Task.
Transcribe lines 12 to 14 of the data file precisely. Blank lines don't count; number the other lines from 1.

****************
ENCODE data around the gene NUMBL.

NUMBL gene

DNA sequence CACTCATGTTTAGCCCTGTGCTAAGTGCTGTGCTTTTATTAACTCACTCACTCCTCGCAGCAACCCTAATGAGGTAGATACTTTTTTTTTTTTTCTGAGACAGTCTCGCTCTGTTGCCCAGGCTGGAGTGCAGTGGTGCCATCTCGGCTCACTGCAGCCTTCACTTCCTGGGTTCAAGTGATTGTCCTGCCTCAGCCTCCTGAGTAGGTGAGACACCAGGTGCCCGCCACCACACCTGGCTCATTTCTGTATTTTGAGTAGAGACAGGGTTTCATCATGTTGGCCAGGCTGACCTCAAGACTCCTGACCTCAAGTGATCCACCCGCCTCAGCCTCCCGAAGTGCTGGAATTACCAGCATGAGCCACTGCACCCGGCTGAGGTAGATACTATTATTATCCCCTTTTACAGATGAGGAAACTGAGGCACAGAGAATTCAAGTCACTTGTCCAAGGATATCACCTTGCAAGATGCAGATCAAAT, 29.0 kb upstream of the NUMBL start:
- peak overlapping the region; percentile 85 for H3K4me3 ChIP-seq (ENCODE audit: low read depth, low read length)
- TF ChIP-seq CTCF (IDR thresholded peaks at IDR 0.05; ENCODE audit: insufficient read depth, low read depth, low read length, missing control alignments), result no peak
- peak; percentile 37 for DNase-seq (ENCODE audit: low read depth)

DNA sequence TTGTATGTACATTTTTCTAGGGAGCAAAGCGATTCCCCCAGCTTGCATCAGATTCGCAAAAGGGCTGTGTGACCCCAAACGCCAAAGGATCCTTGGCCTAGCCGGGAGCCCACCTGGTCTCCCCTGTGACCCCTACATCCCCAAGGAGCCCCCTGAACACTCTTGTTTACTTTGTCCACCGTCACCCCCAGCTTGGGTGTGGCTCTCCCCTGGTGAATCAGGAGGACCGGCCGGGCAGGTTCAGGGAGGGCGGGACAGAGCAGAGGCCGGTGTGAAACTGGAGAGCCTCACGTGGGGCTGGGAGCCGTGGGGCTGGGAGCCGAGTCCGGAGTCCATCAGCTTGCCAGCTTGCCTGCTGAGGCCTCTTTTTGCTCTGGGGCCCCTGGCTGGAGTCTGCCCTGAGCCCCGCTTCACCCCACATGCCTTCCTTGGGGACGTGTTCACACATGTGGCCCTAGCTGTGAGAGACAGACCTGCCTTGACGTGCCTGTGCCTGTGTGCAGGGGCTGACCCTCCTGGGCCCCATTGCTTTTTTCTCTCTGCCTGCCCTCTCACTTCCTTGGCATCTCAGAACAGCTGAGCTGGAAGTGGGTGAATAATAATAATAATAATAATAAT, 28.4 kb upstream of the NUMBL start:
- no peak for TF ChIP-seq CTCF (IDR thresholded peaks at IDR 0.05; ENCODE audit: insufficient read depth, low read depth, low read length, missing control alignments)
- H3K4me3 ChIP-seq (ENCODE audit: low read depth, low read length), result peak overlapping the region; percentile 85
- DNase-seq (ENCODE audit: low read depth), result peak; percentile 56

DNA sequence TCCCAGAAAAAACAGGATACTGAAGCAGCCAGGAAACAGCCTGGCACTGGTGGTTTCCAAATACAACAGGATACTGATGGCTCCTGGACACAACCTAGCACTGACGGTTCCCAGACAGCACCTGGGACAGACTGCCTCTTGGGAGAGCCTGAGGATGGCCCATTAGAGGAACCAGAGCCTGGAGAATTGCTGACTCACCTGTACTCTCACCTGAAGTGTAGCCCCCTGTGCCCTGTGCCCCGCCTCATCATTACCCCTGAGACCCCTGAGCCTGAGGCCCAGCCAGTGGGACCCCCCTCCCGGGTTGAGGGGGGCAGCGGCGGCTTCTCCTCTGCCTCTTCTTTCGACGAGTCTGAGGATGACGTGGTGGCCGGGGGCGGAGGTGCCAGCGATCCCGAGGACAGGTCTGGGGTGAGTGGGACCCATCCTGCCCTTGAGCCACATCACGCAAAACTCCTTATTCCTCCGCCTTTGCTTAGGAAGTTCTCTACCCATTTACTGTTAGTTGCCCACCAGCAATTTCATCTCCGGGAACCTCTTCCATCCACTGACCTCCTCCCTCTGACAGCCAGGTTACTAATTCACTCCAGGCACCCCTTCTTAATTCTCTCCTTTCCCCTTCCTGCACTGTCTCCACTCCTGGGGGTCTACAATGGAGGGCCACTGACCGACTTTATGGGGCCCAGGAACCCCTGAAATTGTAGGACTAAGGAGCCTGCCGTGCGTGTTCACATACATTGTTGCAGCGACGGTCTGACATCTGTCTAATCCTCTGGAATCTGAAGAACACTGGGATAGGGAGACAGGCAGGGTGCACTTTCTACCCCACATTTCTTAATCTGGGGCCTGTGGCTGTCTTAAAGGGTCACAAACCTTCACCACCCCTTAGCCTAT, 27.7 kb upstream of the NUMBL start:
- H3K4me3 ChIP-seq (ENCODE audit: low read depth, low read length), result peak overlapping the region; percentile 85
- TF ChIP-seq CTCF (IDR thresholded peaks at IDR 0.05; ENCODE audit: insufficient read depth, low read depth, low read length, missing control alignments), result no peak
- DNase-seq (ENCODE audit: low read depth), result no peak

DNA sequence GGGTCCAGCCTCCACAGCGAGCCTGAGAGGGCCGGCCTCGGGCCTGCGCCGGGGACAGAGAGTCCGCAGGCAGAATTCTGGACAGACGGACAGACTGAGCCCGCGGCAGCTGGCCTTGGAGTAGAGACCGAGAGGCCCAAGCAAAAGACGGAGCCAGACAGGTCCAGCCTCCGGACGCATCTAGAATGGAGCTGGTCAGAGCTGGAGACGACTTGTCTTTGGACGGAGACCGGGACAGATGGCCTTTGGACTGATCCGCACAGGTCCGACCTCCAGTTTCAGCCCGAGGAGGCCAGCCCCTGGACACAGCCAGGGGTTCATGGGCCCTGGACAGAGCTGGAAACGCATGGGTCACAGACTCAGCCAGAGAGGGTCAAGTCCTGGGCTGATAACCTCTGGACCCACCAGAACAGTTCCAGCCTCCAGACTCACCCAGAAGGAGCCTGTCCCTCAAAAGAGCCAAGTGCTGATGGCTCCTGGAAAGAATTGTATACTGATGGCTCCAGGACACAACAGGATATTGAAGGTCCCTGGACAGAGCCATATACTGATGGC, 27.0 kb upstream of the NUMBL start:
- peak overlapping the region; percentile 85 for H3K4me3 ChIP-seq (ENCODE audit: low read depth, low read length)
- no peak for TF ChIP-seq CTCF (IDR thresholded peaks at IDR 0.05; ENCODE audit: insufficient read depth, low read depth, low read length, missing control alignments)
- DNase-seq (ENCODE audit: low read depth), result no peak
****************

- H3K4me3 ChIP-seq (ENCODE audit: low read depth, low read length), result peak overlapping the region; percentile 85
- TF ChIP-seq CTCF (IDR thresholded peaks at IDR 0.05; ENCODE audit: insufficient read depth, low read depth, low read length, missing control alignments), result no peak
- DNase-seq (ENCODE audit: low read depth), result no peak